MarHaba! My name is Theresa Smiley, and I’m incredibly excited to share a bit of my experience with Arabic outside of the Loyola community. I just finished my junior year, and I’m currently majoring in Global and International Studies and Political Science, with minors in Arabic Language and Culture, Islamic World Studies, and German Studies. Additionally, I recently returned from a semester studying abroad in Amman, Jordan, where I participated in an intensive Arabic language program through CET Academic Programs. It was a whirlwind of a semester, but in between all the studying and traveling I made some amazing friends and learned so much Arabic. Ustaadha Sawsan’s Arabic 101 and 102 classes gave me a strong foundation in both fusHa (Modern Standard Arabic) and a’mia (the Jordanian dialect), and then CET built on those foundations to give me the skills I needed to navigate Amman.
During my time in Jordan, I visited Petra, the Dead Sea, Wadi Rum, Mount Nebo, and countless historical and cultural sites in Amman. The craziest thing, though, is that throughout all of these adventures I was speaking Arabic. My program required a language pledge, so all the students were supposed to speak Arabic 24/7. While everyone broke the language pledge at least once during the semester, during our classes and the various trips around Jordan everyone was speaking Arabic all the time. Because of this, we learned a lot of unique vocabulary. By the end of the semester, I could speak about the various Roman ruins we had visited and read the Arabic signs explaining the history of the cities. Because some of the signs were not listed in English, this vocabulary was necessary for learning about the incredible history of Petra and the Roman ruins in northern Jordan. Without my Arabic, all of that history would have been lost on me.
Additionally, CET included a language partner program, so for three hours each week I would sit down and chat with a student attending the University of Jordan. My language partner’s name was Nagham, which means “note” or “melody” in Arabic, and we quickly became good friends. We would chat in Arabic about our favorite singers and food, and as my Arabic improved we began to delve into more complicated topics. Towards the end of the semester she explained the Jordanian system of government to me, and we talked about the differences in high school and college education in Jordan and America. Below is a photo of Nagham and I during CET’s trip to the Roman ruins in Jerash, a city in northern Jordan.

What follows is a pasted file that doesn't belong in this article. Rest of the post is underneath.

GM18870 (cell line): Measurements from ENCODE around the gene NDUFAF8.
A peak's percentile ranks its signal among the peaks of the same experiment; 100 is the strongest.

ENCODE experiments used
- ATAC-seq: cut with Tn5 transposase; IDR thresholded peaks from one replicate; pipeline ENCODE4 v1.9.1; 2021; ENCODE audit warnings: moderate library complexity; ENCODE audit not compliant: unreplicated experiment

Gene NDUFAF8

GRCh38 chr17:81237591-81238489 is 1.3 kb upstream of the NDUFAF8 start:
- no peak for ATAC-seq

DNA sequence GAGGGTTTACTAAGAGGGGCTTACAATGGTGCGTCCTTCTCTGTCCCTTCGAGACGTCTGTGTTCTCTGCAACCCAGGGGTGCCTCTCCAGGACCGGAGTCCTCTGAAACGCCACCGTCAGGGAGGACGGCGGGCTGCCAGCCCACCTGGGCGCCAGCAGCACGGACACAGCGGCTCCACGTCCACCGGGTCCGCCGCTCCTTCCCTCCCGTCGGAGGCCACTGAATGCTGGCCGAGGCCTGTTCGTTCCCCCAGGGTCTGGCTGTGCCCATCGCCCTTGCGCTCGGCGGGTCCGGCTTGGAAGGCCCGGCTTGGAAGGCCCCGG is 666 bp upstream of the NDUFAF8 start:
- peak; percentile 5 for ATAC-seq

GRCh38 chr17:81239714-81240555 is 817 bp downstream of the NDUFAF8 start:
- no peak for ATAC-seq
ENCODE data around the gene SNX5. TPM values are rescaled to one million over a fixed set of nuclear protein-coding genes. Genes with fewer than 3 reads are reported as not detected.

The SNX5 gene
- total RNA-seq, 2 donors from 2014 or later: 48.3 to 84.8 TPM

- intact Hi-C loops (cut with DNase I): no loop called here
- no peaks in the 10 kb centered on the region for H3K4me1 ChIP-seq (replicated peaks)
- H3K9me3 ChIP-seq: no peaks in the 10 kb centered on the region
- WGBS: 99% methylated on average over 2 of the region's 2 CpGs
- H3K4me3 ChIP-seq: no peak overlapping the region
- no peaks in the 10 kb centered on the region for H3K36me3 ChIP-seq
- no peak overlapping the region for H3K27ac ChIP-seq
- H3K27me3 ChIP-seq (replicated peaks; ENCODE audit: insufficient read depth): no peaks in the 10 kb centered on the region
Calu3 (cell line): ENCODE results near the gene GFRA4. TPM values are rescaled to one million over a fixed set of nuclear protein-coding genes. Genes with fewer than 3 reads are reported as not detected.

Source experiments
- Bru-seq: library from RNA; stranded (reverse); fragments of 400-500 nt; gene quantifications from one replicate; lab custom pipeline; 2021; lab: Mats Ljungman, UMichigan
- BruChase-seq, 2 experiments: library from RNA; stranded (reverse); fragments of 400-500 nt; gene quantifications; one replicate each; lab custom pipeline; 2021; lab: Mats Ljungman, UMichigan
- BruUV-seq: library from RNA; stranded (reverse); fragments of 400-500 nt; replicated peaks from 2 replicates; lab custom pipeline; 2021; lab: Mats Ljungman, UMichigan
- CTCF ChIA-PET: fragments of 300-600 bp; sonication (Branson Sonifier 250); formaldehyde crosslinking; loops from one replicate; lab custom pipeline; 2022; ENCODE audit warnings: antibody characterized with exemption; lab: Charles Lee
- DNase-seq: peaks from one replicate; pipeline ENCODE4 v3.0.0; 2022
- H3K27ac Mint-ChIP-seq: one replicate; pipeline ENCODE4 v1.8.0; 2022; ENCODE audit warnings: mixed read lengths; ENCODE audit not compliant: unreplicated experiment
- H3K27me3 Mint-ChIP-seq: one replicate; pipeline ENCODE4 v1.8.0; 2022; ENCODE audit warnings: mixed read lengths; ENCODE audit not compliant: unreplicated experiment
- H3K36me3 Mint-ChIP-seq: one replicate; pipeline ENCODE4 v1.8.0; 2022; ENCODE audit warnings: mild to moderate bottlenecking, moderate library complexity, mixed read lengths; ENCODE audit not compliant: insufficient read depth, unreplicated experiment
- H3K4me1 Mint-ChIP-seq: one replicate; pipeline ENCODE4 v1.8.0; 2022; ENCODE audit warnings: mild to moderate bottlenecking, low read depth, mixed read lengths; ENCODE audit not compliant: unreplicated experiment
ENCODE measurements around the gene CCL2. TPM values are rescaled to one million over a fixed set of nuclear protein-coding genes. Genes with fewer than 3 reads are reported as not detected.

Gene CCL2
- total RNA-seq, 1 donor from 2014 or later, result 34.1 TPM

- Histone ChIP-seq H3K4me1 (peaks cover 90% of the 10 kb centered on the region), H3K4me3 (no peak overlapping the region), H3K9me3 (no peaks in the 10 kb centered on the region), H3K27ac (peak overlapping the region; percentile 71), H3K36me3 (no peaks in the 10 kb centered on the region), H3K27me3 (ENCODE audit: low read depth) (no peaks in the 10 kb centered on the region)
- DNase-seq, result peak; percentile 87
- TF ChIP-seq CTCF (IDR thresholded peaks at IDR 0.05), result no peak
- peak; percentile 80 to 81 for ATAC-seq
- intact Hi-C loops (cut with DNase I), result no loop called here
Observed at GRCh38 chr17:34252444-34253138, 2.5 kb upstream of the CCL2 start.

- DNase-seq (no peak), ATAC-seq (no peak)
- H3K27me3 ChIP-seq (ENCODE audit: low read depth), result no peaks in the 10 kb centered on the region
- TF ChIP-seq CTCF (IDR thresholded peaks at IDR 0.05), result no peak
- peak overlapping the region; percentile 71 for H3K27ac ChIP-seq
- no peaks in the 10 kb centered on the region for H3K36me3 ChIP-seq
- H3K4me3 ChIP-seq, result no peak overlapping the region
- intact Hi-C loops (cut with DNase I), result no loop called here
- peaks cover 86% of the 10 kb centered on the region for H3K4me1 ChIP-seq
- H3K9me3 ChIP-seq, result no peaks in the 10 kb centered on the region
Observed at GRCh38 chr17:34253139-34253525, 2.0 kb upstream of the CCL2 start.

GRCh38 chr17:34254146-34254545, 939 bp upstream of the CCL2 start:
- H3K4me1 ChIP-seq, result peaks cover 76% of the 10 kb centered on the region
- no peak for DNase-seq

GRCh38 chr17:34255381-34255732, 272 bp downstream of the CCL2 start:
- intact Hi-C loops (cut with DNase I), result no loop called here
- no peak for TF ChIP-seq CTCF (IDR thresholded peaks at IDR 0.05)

Finally, one additional unique aspect of my program was the living situation. All the students lived in apartments off-campus with one or two other American roommates and a Jordanian roommate. This gave us an opportunity to get to know a few Jordanian students and form really strong friendships. My Jordanian roommate’s name was Sajeda, and we got along really well. She taught us how to cook a few traditional Jordanian recipes, and we had lengthy conversations in Arabic about the differences between life in American and life in Jordan. The last weekend of the program she even took my other two American roommates and I to visit her home in Jerash. There, we had the opportunity to meet her family, and her mom even cooked us mensaf, the national dish of Jordan. Below is a photo of my two American roommates, Sajeda, Sajeda’s little sister, and I outside of her home.
Overall, I had an amazing experience in Jordan, and learned so much about the country’s culture and history. I also learned, however, how important Arabic is when you are traveling in the Middle East. A lot of people in Jordan did not speak English, and Arabic was necessary for communication. Without my knowledge of Arabic, I would not have been able to fully immerse myself in this amazing country.